Drama workshop in English – Ipécom Paris Lower Secondary School

Drama workshop in English
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Although the use of drama in the teaching of foreign languages dates back to the 19th century, very few schools have this subject on their syllabus as part of the pupils’ timetables. At a time when the emphasis is put on communication in a foreign language, theatre offers an original, efficient and rewarding strategy.

That has not escaped Ipécom Paris, a school that provides its pupils with a weekly drama workshop in English as an integral part of  their lower secondary school studies. The workshop is managed by Rodolphe Fonty, MA ( Cantab) and a bilingual actor who works in close collaboration with Annie Reithmann, the head of the school.

An overview of the activities in the workshop

The range of the different formats of activities is wide from vocal and phonetic exercises to the performance of a whole scene. A drama game can be played in a few minutes during the first sessions, thus enabling the pupils to get a foretaste of what it is about. It is also an excellent ice-breaker for the more reserved teenagers. The drama approach can be either ‘closed’ (script-based) or ‘open’ ( creative language use) communication, depending on the teaching aims and learners’ needs.

Before putting on a scene or short play, many activities can be carried out. For instance the ‘one-word story’: students make a story as a group with each student saying one word in turn. It activates useful language for telling a story and can be great fun. The teacher puts to good use his knowledge of the great programmes of the Royal Shakespeare Company for schools. Moreover any type of actors’ rehearsal exercise can be adapted to a specific group. The various forms of drama are suitable for a focus on pronunciation, vocabulary, grammar and the introduction of new linguistic input. We also work with our bodies, and non-verbal communication exercises decrease learners’ anxiety or shyness.

And  let us not forget that an actor ‘plays’ a role, so we devote a lot of time to character study and learn to step into someone else’s shoes. We enter the world of emotion and imagination, which, as we will see, facilitates memorization. The fun the pupils have means they come to this ‘class’  with eagerness -and ideas- while being fully aware of the precision and rigour that are required.

Finally an aim has to be set early on in the academic year: the presentation of a show to be performed before an audience. This audience- product-oriented approach (Fleming 2006) is the most motivating for learners, who like working towards a concrete end- product. It encourages them to want to do well and enhances the pleasure they derive from success.

Atelier théâtre au collège Ipécom Paris
Atelier théâtre au collège Ipécom Paris-7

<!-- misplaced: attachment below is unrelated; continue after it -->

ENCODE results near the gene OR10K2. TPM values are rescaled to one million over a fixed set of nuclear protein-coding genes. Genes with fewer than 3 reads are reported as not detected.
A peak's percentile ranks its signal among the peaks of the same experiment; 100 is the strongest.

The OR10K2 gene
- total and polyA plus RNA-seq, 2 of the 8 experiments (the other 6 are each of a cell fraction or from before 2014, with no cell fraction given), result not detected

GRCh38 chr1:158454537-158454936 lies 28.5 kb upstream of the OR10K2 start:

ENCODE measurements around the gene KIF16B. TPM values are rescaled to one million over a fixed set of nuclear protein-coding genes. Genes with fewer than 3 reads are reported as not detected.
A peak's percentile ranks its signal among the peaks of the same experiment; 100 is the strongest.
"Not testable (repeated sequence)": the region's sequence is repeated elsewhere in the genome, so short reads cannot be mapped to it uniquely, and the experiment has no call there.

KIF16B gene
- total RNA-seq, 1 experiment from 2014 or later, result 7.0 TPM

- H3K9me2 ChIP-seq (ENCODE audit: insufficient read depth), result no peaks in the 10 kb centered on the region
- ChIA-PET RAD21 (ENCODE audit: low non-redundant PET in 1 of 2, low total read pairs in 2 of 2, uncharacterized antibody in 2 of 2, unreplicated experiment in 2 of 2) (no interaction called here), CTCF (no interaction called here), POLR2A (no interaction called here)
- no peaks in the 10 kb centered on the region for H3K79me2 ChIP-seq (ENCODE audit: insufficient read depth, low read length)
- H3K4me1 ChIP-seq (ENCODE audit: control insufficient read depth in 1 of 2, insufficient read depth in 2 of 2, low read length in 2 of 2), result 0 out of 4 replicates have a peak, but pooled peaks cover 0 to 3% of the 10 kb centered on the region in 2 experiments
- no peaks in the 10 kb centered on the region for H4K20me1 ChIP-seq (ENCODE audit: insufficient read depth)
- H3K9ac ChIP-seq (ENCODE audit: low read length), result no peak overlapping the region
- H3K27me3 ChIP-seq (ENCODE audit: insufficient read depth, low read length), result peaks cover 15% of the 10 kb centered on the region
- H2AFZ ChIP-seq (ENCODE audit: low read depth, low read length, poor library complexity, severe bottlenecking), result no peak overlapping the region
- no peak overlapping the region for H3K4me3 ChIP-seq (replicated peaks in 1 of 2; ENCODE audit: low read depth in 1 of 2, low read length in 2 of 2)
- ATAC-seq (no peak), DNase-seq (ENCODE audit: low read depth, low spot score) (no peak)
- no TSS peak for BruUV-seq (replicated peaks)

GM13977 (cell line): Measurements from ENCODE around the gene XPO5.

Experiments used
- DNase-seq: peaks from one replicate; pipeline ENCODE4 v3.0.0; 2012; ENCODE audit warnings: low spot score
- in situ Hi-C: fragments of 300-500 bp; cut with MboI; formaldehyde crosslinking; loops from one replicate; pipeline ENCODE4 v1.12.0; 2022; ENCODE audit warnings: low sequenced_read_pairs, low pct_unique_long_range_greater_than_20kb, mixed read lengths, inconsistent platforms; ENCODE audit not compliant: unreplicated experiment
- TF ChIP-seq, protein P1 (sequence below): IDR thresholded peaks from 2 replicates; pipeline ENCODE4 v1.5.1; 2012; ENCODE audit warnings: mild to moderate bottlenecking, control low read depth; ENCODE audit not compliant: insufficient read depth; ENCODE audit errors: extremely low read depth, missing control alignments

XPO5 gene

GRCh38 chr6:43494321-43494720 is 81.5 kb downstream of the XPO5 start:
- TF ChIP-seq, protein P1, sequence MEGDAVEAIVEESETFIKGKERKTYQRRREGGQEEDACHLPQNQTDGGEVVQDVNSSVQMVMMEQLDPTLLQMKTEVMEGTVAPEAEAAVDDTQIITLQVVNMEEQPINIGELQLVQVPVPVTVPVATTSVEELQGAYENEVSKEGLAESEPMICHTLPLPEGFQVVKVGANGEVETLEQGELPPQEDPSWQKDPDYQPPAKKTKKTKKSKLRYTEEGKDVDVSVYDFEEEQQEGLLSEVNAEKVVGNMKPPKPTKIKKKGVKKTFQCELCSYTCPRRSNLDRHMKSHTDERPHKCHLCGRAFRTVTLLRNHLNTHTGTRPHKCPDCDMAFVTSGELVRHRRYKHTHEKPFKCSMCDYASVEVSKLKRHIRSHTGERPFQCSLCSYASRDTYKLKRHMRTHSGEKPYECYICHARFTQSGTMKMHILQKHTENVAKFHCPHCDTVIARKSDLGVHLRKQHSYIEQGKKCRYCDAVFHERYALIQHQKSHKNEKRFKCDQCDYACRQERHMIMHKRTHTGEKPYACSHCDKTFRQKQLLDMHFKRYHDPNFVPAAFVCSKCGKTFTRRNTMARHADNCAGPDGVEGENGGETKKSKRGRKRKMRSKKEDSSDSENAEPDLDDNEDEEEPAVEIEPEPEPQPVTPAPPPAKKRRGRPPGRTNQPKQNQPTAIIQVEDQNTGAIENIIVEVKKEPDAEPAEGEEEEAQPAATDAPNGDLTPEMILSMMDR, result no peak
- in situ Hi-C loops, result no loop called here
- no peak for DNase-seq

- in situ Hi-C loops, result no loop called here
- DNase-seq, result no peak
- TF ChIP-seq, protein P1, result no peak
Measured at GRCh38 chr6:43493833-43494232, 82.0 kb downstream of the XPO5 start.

Atelier théâtre au collège Ipécom Paris-5

Students from Ipécom Paris in Drama Class

Atelier théâtre au collège Ipécom Paris-8
Atelier théâtre au collège Ipécom Paris-6

The benefits for language teaching

Many researchers have underlined the benefits of the use of drama for second language learning since the beginning of the 21st century. We are particularly interested in the articles written by Madonna Stinton and Kelly Freebody as they corroborate our own observations.

The first advantage comes from contextualising language. By letting learners experience the language in concrete situations, drama lends meaning to language structures and learners are able to memorize difficult phrases in context whereas they find it hard to learn vocabulary lists.

Drama activities also provide a safe environment : they practice difficult language and complex situations in the safety of the classroom. In addition the role of a fictional persona offers them a kind of protection and can be liberating. They seem to experience less unease when making mistakes.

The second asset of this approach is to be found in holistic learning. We appeal to the whole person when doing drama. The students’ physical, mental, social, intellectual, emotional, spiritual qualities are all called upon. Non-verbal aspects complement their verbal skills, and when we mark elements of language with emotion, learners will remember them. Communication becomes a global process involving body-language, intonation, pauses, stress, behaviour, rhythm on top of merely verbal skills.

We improve personal and social competences and therefore motivation is increased through this experience of collaboration,  a sense of achievement and taking joy in a creative approach.

It is no wonder big international companies resort to actors in their seminars. Human Resources managers know well to what extent drama can boost communication and trigger articulate exchanges. Theatre makes us think and both teaches and entertains. As Ben Jonson put it, it ‘mixes profit with delight’. (Volpone 1606)

That is why Ipécom Paris, an international school, endorses and practises this approach, to the greatest advantage  of their pupils.

En savoir plus sur le collège Ipécom Paris

Mis à jour le 18 Mai 2024 à 15:27

Par Rodolphe Fonty

Professeur agrégé d'anglais à Ipécom Paris, diplômé de l’Université de Cambridge, Comédien.